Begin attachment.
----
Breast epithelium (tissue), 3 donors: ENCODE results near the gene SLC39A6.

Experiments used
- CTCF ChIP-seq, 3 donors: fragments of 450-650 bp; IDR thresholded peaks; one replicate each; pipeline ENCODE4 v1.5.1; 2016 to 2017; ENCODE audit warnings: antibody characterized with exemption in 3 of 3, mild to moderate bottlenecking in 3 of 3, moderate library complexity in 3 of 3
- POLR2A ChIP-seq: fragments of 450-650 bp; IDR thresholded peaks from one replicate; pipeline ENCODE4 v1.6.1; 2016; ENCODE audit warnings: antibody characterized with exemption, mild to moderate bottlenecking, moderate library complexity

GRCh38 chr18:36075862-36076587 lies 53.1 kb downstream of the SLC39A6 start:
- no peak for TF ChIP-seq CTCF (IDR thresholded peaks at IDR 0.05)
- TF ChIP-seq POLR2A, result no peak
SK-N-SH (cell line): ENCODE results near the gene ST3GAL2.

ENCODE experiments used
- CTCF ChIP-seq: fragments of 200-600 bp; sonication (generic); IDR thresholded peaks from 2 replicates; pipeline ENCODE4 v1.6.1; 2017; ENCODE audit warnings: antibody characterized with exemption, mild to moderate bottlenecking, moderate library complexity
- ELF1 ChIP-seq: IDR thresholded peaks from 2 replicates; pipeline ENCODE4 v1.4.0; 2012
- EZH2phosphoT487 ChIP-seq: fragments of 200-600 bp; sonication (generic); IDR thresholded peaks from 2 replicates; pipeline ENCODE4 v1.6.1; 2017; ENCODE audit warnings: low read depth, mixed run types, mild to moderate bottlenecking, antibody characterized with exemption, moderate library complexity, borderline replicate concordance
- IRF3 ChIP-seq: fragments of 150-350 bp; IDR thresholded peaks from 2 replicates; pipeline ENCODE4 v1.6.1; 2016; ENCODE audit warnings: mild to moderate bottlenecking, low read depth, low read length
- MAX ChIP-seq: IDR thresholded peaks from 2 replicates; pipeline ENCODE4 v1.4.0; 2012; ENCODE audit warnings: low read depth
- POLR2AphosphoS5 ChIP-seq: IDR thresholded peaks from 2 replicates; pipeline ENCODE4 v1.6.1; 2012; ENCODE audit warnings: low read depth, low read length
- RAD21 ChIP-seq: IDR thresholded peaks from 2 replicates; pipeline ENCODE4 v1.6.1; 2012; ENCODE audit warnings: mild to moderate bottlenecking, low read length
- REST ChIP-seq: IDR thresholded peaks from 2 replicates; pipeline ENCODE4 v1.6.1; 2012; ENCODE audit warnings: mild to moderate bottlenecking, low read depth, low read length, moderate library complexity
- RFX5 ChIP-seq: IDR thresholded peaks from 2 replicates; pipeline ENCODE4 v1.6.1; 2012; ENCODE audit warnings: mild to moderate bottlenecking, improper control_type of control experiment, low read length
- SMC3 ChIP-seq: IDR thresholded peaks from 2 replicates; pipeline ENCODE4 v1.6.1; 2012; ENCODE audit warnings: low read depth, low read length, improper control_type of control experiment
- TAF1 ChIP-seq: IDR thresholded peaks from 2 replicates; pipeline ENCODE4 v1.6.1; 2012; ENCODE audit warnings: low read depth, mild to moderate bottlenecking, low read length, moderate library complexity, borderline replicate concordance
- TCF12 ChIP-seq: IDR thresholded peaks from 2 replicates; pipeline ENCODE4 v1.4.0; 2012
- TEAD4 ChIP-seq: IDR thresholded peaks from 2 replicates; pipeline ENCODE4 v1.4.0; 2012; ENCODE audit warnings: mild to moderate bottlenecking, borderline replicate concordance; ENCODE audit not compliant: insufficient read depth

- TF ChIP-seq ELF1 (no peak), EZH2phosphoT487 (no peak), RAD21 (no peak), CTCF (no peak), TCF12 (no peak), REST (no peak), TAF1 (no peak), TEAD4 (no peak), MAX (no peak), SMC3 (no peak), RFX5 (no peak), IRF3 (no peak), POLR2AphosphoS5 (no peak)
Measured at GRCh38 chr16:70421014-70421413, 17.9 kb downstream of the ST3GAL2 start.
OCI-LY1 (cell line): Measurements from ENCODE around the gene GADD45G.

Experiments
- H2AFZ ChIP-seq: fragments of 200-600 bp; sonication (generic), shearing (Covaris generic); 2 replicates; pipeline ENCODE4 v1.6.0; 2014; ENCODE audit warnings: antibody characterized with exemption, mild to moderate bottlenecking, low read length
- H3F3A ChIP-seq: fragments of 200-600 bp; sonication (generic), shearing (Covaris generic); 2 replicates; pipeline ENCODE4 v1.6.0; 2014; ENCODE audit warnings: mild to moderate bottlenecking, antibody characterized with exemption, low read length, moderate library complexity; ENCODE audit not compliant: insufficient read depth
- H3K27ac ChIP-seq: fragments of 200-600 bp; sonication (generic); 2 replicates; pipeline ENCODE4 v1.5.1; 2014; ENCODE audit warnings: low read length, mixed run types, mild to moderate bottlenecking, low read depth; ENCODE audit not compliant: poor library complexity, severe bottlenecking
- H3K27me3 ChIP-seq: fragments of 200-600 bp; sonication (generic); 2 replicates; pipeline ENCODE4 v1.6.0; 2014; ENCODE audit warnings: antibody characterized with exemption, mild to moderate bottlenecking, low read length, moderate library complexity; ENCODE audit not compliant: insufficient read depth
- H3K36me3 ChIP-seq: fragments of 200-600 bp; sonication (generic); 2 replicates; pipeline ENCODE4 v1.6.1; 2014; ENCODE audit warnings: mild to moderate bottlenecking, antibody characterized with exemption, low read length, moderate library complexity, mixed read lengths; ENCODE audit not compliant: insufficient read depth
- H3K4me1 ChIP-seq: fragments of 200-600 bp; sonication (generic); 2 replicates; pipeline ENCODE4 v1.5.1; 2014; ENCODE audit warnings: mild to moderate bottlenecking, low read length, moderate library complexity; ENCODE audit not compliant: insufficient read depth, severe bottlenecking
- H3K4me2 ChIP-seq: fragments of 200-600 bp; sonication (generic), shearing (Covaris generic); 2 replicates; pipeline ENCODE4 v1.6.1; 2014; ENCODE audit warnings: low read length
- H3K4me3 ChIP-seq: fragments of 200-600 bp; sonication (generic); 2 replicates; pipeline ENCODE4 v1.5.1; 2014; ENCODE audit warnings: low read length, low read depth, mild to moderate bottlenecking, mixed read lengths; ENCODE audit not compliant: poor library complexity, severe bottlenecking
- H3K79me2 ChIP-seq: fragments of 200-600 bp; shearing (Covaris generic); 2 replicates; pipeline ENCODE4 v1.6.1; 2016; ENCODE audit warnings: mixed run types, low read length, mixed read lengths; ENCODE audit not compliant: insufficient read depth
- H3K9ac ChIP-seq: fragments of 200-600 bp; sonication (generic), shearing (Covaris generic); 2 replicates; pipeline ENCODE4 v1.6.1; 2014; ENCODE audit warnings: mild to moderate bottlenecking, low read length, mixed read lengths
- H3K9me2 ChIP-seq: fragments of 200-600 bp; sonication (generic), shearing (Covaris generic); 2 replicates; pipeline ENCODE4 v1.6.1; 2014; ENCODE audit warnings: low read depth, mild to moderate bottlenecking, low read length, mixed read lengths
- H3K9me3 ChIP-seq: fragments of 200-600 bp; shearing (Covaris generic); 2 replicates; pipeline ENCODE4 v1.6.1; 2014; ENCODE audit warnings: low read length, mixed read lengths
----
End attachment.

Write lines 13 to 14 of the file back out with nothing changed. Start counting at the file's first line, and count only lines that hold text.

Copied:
- IRF3 ChIP-seq: fragments of 150-350 bp; IDR thresholded peaks from 2 replicates; pipeline ENCODE4 v1.6.1; 2016; ENCODE audit warnings: mild to moderate bottlenecking, low read depth, low read length
- MAX ChIP-seq: IDR thresholded peaks from 2 replicates; pipeline ENCODE4 v1.4.0; 2012; ENCODE audit warnings: low read depth